What I liked
I think Odell was just a bit nerdy for creating an entire book about the folklore and history of the unicorn, but it really turned out to be interesting. I would have never guessed that the belief in the unicorn spurred an entire black-market that lasted for well over two-hundred years. I do realized I am also painted as being a bit nerdy by reading an entire book on unicorns.
I liked all the folklore contained in this book. It actually explained quite a few of the associations I’ve seen in literature concerning the unicorn. I read an article one time that did state that Christ would occasionally be depicted as a unicorn, but I never really learned why. I finally learned why when I read this book.
What I didn’t like
Odell is very scholarly, so scholarly in fact that if a source is quoted in this book and it’s in a foreign language, Odell doesn’t bother to translate it. That’s right, all the Spanish is Spanish. All the Latin is Latin. All the French is French. All the Greek is Greek. Now, if you can understand these languages, that’s fine. I can understand Spanish, a bit of French, and some Latin, so I got by ok with most of the references, but the ones written in the Greek alphabet, were Greek to me, literally. I don’t read Greek. If the Greek references had been written in the Roman alphabet, I might have understood some of it, but it was written in actual Greek.
Maybe Odell assumed that anyone reading this book would be so scholarly that they would, of course, know how to read Greek. I don’t know how to read Greek Odell, I’m sorry. I think I’m pretty smart too, but I only know how to read one alphabet.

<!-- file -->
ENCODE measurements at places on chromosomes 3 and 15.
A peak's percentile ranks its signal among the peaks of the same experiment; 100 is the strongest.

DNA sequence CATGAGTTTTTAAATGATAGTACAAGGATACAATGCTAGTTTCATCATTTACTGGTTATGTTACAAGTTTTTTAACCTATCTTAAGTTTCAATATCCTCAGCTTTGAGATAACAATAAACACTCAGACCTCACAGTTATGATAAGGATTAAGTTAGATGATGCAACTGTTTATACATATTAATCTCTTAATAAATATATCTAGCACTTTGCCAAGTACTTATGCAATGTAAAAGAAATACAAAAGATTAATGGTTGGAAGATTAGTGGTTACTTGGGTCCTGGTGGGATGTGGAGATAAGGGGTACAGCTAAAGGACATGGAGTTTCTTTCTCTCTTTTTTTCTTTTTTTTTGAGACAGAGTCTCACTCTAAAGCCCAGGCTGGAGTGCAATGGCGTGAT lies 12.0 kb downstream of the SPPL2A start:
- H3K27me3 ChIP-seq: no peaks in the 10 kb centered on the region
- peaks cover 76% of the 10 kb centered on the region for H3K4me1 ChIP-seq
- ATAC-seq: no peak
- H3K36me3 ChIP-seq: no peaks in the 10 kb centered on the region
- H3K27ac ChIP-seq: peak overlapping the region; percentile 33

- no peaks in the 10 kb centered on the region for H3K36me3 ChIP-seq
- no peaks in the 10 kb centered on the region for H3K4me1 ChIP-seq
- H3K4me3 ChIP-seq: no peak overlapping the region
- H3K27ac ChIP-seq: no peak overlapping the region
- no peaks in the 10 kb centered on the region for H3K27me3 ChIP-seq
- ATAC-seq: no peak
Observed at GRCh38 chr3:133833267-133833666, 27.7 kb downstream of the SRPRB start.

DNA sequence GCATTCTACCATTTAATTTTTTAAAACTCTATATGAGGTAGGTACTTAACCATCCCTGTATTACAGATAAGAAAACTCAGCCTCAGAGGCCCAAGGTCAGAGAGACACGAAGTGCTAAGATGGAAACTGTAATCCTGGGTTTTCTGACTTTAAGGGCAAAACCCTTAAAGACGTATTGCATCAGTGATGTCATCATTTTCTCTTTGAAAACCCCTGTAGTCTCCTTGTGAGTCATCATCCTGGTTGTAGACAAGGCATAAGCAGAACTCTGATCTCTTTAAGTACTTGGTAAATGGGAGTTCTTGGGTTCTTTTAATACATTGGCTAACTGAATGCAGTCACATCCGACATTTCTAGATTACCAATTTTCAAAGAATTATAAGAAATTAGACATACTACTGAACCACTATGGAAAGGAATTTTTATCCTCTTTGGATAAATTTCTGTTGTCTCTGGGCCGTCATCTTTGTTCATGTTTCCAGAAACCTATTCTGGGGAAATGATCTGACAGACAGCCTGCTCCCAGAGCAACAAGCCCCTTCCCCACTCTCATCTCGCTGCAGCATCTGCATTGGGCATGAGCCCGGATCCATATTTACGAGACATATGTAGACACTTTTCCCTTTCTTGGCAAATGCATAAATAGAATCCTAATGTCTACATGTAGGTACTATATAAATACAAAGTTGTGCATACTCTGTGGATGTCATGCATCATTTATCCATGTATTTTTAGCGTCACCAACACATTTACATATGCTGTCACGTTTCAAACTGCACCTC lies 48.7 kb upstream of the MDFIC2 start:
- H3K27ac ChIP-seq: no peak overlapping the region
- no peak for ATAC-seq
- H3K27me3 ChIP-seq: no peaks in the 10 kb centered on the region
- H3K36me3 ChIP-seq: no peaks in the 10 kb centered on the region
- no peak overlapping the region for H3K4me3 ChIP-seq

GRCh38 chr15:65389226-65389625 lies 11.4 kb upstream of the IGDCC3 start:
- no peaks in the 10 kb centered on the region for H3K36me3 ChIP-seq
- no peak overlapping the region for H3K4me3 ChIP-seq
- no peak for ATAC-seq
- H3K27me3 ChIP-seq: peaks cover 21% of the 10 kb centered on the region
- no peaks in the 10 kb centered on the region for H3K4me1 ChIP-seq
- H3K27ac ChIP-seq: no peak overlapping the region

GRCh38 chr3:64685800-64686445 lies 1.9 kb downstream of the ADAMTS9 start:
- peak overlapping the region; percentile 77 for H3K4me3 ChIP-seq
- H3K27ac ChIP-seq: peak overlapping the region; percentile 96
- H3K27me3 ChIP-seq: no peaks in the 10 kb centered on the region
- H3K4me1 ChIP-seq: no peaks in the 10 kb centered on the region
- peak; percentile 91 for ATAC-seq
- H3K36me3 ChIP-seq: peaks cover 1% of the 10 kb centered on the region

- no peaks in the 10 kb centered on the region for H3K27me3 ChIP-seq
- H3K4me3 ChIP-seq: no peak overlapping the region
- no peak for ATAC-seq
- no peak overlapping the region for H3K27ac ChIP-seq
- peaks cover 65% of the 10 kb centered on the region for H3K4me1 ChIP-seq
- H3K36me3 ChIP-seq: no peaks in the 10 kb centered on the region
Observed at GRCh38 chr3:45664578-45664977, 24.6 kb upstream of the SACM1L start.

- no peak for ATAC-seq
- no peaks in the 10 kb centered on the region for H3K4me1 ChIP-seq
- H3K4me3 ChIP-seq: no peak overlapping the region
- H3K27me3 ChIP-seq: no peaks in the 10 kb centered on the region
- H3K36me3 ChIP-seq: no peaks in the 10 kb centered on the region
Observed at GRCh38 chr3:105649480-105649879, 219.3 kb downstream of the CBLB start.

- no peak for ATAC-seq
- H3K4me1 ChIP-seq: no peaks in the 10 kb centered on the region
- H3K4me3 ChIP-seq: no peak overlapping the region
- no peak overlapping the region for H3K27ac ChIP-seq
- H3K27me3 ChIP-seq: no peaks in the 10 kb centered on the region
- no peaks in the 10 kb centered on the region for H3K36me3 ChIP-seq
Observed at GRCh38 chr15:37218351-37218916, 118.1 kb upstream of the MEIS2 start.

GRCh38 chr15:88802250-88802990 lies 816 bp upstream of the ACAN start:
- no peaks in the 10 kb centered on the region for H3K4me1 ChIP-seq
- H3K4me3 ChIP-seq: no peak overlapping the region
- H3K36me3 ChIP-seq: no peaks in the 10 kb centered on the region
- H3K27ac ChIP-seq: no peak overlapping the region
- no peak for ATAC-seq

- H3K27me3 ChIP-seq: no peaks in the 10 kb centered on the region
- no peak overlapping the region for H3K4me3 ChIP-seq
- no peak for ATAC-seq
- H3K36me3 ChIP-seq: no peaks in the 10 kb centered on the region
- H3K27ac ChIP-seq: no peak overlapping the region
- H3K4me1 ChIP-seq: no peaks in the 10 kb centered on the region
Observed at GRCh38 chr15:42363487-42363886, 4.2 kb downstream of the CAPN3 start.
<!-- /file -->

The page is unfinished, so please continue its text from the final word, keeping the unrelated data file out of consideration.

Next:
I think that’s somewhat off-putting. People are going to want to know what it is you’re quoting. For all I know all the Greek passages were about farts.
I wonder where J.K. Rowling got her reference about drinking the blood of a unicorn? She got the purity part right, but I never read anything in this book about sustaining a half-life with the blood of a unicorn. Good luck trying to catch it professor Quirrel, on second thought, Professor Quirrel was probably a virgin and unicorns are supposedly drawn to virgins.
beliefs in the unicorn, catching a unicorn, crescent moon, fairy tale animals, folklore animals, odell shepard, the lore of the unicorn, The Lore of the Unicorn by Odell Shephard, unicorns, unicorns and the moon, uniorn folklore, virgin capture unicorn, where unicorns come form
History, Non-Fiction, Reference, Shepard-Odell, social commentary, True strange Happenings
Normal people would probably use their one free book from the Kindle Owner’s Lending Library to borrow something exciting. Yeah, well, apparently not me. I borrowed a book about IBS and SIBO.
I know what IBS is, but I wasn’t very familiar with SIBO and I read the term somewhere in an article recently, so I wanted to know more about it.